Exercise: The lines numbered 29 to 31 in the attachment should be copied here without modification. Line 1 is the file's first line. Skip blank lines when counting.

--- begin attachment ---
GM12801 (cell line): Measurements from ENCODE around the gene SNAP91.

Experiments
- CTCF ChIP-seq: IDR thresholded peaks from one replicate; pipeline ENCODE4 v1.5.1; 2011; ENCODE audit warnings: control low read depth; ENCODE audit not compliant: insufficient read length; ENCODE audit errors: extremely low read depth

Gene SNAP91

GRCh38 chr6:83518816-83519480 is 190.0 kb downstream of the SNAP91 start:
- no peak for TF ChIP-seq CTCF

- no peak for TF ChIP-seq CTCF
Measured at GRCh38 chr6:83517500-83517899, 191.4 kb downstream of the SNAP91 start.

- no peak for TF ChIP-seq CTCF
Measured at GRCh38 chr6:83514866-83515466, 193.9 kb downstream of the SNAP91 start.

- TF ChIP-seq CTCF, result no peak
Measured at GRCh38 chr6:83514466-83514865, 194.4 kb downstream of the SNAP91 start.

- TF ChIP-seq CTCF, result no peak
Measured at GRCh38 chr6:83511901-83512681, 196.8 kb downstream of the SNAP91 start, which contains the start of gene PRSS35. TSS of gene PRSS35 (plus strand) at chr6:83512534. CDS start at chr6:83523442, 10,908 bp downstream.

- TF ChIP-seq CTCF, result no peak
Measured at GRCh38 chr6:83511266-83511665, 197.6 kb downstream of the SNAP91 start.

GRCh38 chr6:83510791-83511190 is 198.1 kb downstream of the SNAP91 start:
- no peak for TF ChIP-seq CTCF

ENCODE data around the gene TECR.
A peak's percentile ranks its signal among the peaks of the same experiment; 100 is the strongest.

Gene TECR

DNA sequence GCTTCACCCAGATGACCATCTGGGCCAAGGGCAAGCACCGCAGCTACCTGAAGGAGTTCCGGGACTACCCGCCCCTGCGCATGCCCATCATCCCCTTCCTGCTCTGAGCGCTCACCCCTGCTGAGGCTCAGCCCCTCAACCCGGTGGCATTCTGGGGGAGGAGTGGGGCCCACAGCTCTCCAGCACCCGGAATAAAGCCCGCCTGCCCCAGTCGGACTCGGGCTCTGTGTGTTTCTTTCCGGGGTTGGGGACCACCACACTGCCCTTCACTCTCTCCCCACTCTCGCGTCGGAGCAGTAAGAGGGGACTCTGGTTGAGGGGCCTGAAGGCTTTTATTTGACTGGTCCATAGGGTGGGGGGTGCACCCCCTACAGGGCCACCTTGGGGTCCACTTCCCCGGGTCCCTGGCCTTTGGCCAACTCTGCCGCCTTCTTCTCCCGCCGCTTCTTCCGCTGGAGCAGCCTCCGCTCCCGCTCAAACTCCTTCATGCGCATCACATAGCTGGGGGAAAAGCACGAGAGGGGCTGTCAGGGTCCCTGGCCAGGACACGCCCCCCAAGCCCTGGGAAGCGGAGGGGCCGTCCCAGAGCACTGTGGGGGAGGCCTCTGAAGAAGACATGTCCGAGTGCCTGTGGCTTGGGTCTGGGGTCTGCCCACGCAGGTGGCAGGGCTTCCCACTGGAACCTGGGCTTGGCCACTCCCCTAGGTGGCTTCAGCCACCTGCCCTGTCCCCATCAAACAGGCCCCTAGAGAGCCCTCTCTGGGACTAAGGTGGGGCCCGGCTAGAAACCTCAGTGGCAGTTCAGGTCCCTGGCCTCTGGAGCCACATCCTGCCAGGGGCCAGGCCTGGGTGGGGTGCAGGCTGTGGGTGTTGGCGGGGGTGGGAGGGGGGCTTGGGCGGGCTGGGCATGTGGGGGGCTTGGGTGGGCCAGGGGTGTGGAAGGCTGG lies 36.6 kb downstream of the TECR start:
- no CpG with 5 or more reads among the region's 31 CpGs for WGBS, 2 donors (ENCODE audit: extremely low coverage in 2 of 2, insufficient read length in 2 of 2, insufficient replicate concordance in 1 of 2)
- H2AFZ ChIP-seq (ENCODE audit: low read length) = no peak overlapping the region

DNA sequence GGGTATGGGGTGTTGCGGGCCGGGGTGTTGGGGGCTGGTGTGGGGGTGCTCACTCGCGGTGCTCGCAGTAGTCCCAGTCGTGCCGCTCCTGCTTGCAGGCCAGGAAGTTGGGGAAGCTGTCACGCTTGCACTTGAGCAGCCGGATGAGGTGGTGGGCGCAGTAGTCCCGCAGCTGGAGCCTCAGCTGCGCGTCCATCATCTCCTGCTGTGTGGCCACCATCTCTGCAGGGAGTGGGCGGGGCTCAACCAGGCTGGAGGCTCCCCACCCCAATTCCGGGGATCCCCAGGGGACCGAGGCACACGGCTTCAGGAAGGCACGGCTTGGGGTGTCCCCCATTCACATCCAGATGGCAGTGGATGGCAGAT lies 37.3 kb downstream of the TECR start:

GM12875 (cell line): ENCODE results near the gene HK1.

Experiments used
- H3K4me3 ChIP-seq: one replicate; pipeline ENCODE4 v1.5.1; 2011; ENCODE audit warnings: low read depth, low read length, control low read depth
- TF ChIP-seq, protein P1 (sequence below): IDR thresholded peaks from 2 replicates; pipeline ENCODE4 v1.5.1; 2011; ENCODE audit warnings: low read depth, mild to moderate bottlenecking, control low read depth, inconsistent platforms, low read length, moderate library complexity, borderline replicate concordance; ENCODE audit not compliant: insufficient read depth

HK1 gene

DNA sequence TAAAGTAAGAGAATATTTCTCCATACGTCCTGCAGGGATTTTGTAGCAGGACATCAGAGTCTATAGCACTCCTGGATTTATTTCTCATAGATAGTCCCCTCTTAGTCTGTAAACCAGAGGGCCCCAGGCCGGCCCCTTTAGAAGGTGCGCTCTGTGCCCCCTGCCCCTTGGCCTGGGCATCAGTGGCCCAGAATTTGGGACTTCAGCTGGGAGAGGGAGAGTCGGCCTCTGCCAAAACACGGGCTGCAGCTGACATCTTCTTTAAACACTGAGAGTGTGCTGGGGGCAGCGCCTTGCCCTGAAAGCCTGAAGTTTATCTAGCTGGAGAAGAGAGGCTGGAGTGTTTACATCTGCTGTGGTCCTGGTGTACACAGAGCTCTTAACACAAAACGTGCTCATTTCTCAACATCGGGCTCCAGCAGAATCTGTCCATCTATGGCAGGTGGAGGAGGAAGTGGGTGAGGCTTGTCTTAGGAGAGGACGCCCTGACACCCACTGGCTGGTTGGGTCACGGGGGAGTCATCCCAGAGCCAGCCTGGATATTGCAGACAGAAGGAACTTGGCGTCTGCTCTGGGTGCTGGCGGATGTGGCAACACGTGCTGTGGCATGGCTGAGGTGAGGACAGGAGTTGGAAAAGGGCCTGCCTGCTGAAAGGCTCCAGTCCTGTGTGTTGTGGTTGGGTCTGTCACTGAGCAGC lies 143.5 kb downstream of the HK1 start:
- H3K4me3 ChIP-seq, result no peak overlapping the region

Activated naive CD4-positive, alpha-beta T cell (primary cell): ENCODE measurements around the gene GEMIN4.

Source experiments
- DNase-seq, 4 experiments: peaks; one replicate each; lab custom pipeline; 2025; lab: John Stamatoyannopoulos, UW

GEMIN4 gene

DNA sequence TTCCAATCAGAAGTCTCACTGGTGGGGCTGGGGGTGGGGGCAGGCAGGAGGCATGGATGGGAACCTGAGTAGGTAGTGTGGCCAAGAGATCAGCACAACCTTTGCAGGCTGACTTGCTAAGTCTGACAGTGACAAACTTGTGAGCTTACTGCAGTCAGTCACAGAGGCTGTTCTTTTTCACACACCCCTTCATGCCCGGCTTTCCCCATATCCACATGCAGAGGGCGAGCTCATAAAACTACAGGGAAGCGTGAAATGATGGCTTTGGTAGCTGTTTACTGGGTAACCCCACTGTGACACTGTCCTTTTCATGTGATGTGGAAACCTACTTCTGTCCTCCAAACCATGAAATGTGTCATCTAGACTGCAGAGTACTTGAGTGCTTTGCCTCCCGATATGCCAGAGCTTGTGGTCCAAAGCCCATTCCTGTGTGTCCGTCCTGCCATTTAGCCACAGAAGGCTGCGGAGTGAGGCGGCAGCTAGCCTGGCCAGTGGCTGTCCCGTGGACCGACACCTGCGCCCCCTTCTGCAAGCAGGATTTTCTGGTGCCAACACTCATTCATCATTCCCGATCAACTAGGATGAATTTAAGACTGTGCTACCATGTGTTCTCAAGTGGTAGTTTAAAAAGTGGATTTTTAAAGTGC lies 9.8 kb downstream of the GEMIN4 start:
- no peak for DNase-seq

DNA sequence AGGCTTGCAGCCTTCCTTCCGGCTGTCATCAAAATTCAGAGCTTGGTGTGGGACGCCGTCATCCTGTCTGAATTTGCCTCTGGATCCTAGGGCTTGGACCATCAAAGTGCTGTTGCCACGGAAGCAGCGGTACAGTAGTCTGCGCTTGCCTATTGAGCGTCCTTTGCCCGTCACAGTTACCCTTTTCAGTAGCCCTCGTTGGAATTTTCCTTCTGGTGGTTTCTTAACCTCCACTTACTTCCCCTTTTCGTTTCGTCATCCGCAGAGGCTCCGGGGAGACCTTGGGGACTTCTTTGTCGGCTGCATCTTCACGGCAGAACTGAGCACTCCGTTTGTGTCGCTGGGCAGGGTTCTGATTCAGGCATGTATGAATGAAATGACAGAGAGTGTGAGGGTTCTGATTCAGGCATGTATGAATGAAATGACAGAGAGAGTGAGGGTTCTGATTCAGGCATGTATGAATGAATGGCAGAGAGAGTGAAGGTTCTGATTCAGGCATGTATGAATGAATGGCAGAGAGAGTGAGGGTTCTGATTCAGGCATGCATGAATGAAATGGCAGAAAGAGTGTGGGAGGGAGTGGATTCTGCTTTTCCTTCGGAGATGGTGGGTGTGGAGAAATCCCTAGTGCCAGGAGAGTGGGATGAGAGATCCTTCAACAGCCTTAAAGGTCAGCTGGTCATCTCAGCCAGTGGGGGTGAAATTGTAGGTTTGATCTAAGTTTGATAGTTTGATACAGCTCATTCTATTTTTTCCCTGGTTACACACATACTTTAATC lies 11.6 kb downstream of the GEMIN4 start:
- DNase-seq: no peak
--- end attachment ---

- TF ChIP-seq, protein P1 (sequence below): IDR thresholded peaks from 2 replicates; pipeline ENCODE4 v1.5.1; 2011; ENCODE audit warnings: low read depth, mild to moderate bottlenecking, control low read depth, inconsistent platforms, low read length, moderate library complexity, borderline replicate concordance; ENCODE audit not compliant: insufficient read depth

HK1 gene

DNA sequence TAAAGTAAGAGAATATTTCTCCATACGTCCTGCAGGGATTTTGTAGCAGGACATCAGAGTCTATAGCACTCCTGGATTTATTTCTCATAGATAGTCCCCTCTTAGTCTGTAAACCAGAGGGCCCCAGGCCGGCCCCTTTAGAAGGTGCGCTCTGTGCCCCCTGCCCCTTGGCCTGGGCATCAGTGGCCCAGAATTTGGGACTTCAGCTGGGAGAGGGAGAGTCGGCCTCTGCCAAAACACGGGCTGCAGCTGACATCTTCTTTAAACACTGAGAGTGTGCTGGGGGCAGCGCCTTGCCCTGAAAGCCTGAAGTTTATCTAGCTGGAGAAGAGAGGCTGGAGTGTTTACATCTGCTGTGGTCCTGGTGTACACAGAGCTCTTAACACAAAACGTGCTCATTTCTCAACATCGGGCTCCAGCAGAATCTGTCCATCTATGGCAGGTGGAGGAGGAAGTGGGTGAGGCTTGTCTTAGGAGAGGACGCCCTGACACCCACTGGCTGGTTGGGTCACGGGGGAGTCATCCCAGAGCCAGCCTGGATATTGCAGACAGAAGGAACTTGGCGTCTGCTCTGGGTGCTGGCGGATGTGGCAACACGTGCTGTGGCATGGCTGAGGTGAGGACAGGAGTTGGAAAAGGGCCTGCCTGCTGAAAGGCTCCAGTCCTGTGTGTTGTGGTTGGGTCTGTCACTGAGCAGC lies 143.5 kb downstream of the HK1 start: